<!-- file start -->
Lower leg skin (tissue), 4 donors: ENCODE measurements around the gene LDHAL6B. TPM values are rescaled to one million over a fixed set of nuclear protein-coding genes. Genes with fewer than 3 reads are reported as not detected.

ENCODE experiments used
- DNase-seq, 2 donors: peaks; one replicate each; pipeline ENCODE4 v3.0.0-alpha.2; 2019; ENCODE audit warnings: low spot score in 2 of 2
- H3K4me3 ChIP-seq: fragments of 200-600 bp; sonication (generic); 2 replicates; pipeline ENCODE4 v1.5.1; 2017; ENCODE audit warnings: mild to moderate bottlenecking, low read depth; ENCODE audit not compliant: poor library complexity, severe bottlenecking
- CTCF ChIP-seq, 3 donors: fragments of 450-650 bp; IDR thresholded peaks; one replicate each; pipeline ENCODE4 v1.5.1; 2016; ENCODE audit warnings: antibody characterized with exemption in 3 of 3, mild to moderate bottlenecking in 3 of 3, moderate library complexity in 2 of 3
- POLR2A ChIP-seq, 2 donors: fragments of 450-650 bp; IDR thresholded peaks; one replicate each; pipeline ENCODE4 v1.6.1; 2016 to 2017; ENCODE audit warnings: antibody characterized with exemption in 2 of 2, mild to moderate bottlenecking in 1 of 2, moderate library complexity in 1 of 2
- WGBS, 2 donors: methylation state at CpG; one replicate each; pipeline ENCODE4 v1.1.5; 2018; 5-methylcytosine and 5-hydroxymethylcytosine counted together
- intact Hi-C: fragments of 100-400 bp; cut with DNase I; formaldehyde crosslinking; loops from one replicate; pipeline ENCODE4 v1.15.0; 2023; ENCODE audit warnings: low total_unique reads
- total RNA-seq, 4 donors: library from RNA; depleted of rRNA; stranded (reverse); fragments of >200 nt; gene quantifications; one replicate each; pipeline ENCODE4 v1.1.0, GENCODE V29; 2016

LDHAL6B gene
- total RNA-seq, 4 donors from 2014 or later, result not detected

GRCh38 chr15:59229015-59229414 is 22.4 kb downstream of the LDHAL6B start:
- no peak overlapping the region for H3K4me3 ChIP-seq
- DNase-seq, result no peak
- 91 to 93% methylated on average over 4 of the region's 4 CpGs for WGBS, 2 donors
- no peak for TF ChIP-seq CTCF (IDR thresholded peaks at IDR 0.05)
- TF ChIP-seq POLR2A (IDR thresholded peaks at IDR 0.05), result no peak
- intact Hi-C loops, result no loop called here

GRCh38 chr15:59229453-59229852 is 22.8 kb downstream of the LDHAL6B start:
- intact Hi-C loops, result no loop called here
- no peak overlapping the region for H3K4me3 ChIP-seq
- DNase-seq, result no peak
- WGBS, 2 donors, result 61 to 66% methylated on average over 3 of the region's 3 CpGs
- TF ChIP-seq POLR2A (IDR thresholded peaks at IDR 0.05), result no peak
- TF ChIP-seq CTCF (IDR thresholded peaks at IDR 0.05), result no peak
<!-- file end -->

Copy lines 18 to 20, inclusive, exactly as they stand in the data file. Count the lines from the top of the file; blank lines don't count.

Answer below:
- intact Hi-C loops, result no loop called here

GRCh38 chr15:59229453-59229852 is 22.8 kb downstream of the LDHAL6B start:
- intact Hi-C loops, result no loop called here